Ubisoft has always supported the main entries in the Assassin's Creed series rather well, with only a few exceptions. Still, there's no denying that the European publisher has gone the extra mile with Assassin's Creed Valhalla. Since its release in late 2020, the game has received plenty of additional content via free updates and paid DLC expansions. The game is set to become even bigger this year with plenty of new content, starting with the Dawn of Ragnarok expansion.

Unlike the Wrath of the Druids and Siege of Paris expansions, which expanded Eivor's story and sent them to new adventures in Ireland and Frankia, Dawn of Ragnarok expands what is probably the worst storyline of the base game: the story of Havi, a.k.a Odin, the Allfather and lord of the Aesir. And while fatigue has set in at this point, after over one hundred hours with the game, the expansion does a decent job at providing a good story filled with colorful characters, new side activities, and new gameplay mechanics that spice up the experience.

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While Dawn of Ragnarok is indeed the continuation of a storyline seen in the base game, it feels more like a standalone experience at times. Players can either start the new adventure using an existing save or as a brand new game, which will lock them out of the rest of the base game content and the other two expansions. Players whose Power Level is not enough to take on the many enemies found in Svartalfheim will also be offered to be boosted, receiving some high-quality items that will make it possible for them to survive the first few enemy encounters. Additionally, it is not required to complete the base game's Havi storyline, although it is recommended due to story reasons. All these options are extremely welcome and allow players to delve into Dawn of Ragnarok as soon as the expansion releases, no matter their current progress in the main campaign.

The events of Dawn of Ragnarok follow, as already mentioned, those of the Havi questline. Surtr has moved from Muspelheim with his armies, conquering Svartalfheim, the realm of the Dwarves, and kidnapping Baldr, Odin's beloved son. Journeying to the realm of the Dwarves with Frigg, Odin attempts to rescue the kidnapped god and stop Surtr once and for all, only to be defeated by the Fire Giant. This isn't the end for the lord of the Aesir, however, as two dwarves save the god's life, who then becomes even more determined to save Baldr, not knowing all this will set Ragnarok in motion, the dreaded Twilight of the Gods that will destroy the Nine Realms.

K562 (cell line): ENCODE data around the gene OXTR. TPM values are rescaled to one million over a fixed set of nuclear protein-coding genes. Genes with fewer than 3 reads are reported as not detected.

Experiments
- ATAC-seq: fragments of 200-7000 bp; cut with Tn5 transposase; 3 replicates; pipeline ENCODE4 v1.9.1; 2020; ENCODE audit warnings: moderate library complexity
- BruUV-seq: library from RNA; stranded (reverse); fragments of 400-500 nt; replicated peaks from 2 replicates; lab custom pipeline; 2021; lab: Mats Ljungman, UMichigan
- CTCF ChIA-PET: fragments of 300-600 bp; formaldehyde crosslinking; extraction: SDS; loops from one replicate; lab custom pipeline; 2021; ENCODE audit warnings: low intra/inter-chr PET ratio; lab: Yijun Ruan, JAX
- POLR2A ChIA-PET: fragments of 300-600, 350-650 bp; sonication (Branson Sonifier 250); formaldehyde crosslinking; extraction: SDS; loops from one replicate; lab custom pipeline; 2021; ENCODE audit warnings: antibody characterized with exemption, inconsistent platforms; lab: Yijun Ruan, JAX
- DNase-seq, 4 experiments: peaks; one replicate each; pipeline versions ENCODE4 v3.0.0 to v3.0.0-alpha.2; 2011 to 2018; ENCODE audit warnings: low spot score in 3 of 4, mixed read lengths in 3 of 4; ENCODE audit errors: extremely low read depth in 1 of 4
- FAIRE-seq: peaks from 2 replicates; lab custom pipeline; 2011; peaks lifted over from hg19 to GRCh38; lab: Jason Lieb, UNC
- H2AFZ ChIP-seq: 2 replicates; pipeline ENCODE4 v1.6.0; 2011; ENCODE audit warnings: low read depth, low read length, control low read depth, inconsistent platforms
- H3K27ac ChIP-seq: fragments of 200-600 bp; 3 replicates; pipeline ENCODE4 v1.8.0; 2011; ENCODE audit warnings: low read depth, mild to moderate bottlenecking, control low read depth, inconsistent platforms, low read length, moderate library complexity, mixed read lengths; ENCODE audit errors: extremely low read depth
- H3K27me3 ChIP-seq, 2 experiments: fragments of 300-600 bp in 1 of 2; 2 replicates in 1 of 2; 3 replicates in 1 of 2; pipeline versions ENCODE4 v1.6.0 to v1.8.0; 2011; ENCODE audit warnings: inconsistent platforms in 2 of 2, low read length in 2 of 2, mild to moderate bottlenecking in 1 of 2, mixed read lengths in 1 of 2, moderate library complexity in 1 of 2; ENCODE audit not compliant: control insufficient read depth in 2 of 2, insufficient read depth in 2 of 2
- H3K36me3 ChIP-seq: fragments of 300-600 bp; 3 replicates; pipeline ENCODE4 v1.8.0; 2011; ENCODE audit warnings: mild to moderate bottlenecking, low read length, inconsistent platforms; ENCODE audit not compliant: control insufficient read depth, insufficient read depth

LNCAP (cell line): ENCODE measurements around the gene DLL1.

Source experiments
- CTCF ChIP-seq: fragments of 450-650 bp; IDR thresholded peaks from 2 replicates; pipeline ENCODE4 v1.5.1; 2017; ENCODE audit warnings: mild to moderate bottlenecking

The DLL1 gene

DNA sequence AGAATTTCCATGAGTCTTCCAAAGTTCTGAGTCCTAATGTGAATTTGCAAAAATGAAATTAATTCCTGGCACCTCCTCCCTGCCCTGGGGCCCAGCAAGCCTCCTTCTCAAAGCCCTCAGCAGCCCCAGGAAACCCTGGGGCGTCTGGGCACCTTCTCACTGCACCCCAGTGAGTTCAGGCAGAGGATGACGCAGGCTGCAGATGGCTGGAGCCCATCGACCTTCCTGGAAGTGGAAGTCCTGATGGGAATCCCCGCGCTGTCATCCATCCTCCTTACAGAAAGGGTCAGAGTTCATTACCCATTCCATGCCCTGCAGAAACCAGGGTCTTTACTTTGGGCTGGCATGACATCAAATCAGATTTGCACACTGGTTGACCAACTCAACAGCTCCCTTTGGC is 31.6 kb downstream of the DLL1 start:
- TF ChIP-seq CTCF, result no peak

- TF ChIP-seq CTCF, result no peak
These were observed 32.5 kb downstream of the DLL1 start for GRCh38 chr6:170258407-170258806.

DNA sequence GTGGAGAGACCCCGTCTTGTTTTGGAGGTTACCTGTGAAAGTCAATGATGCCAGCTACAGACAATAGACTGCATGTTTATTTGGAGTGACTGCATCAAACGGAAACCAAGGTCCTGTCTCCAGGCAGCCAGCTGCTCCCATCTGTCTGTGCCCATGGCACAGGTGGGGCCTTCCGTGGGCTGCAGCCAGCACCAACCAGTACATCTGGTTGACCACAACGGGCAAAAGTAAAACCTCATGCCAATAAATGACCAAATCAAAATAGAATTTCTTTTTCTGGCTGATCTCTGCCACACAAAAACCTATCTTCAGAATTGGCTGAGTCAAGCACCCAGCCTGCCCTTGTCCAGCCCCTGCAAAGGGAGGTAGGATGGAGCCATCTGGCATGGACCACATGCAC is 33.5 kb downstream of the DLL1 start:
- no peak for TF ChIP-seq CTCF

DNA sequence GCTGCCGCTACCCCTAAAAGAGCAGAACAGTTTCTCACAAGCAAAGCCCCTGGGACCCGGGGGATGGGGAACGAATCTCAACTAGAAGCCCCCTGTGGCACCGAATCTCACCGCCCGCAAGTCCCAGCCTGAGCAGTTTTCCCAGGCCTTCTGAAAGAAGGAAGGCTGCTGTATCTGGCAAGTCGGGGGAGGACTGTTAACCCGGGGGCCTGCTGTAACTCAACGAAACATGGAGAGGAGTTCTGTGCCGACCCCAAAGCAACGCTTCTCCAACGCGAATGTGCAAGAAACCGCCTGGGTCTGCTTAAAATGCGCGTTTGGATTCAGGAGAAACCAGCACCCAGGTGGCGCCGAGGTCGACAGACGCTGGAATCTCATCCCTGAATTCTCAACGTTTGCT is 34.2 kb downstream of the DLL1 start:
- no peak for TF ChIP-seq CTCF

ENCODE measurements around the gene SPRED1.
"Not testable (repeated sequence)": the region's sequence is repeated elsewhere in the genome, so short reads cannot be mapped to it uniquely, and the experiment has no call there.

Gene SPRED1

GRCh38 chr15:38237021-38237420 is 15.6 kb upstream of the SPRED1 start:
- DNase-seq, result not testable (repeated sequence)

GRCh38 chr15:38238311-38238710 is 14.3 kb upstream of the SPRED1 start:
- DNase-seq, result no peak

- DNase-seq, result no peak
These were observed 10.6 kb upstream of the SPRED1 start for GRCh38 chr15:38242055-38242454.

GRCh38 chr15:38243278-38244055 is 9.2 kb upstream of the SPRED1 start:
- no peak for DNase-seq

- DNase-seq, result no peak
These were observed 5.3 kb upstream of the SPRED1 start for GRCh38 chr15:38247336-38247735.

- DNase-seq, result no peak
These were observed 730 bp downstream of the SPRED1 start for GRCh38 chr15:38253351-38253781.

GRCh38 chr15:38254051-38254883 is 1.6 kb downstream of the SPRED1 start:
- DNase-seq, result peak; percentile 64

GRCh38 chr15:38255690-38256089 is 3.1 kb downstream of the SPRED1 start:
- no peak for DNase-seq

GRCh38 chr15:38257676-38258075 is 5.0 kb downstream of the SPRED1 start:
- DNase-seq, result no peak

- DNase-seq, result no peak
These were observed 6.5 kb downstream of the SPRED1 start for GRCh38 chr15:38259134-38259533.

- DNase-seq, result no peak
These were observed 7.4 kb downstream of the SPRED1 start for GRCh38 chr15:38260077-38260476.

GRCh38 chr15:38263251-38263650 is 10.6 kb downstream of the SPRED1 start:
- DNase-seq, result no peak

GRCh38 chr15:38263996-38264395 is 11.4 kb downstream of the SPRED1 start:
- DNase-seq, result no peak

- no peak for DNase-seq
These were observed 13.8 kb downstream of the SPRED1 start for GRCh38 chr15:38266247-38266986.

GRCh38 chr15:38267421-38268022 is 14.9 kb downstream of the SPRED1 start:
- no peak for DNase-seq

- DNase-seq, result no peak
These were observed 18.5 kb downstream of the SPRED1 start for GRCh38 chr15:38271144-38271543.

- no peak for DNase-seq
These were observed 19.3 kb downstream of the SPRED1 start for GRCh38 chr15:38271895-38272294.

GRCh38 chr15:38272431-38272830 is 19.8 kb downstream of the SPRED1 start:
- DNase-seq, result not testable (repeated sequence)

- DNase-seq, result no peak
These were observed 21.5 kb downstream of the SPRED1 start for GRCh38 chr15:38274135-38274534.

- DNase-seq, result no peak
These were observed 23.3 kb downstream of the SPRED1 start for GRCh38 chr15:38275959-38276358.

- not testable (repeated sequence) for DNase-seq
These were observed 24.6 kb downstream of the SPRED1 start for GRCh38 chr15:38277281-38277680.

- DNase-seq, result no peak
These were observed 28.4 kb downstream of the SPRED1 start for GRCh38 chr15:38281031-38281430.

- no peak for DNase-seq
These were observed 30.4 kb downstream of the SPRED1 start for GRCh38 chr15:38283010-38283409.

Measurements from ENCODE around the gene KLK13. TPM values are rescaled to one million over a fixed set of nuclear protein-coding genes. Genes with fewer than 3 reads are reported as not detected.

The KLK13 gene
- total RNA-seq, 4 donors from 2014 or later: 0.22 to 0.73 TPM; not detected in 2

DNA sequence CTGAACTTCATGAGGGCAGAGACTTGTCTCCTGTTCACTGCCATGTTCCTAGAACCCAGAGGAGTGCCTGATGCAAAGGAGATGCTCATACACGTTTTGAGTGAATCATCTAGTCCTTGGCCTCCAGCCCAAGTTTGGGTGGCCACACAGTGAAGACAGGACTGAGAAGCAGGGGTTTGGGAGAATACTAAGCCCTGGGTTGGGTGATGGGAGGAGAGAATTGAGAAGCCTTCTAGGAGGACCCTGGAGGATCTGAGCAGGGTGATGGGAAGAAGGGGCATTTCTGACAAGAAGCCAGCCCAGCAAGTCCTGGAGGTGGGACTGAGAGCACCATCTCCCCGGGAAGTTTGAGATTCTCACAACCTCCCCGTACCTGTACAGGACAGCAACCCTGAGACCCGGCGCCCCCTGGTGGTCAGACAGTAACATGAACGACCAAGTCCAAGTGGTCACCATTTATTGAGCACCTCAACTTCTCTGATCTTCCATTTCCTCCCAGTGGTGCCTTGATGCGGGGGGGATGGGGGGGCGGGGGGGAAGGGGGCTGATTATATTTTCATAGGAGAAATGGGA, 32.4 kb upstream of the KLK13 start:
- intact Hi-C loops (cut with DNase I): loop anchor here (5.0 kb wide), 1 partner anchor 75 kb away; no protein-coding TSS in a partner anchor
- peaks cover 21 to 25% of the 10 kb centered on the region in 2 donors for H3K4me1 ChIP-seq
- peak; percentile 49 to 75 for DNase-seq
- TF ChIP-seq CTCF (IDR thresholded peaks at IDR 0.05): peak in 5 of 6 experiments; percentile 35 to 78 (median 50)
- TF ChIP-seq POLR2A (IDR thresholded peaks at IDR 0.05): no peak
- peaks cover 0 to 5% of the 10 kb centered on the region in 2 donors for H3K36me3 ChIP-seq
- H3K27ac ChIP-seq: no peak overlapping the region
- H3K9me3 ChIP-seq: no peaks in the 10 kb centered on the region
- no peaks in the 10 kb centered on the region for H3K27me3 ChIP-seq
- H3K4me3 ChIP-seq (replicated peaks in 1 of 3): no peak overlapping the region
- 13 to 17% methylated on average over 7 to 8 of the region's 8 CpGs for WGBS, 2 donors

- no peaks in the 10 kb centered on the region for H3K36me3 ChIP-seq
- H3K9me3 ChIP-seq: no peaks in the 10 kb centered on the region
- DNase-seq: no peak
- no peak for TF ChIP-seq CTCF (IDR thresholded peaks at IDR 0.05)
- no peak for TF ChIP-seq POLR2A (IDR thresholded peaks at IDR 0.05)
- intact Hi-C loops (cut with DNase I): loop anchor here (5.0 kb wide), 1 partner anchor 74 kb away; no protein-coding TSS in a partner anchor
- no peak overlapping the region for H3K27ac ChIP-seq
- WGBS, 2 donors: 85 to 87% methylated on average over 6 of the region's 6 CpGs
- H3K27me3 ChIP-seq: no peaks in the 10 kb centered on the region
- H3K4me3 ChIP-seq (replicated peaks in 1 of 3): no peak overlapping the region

The Dawn of Ragnarok story is definitely more interesting than that seen in the Siege of Paris expansion, as it tries to move away from the same story beats that we have seen in other arcs. It does take some liberties here and there when it comes to following Norse mythology, but that is to be expected, considering most of what we know of it comes from works that have been created years after the end of the Viking Age, and they sometimes contradict one another. Characters are alright for the most part, even though not many receive enough development, and they tend to be a little predictable. The gods behave as one would expect, and so do the many dwarves you will meet on your journey in Svartalfheim. Everything is pretty much in line with the rest of the Valhalla experience, so no one will be truly surprised by what they will experience in this expansion. A nice touch, which improves immersion a bit, are the simple text sequences that further develop Odin's relationship with Baldr, providing new details on the world.

Assassin's Creed Valhalla: Dawn of Ragnarok may not feel all that fresh when it comes to story, but it is undeniable that some of the new mechanics introduced in the expansion help make the gameplay feel different from that of the base game and the previous expansions. While you will still be traversing a decently sized map in search of main quests and side activities to complete, how you go on about doing so has changed slightly. The main story arcs begin inside Dwarven Shelters. To reach them, Odin will have to search for clues left by the dwarves in the proximity of the shelters themselves, something that makes exploration a little more rewarding than just going from one quest marker to another marker.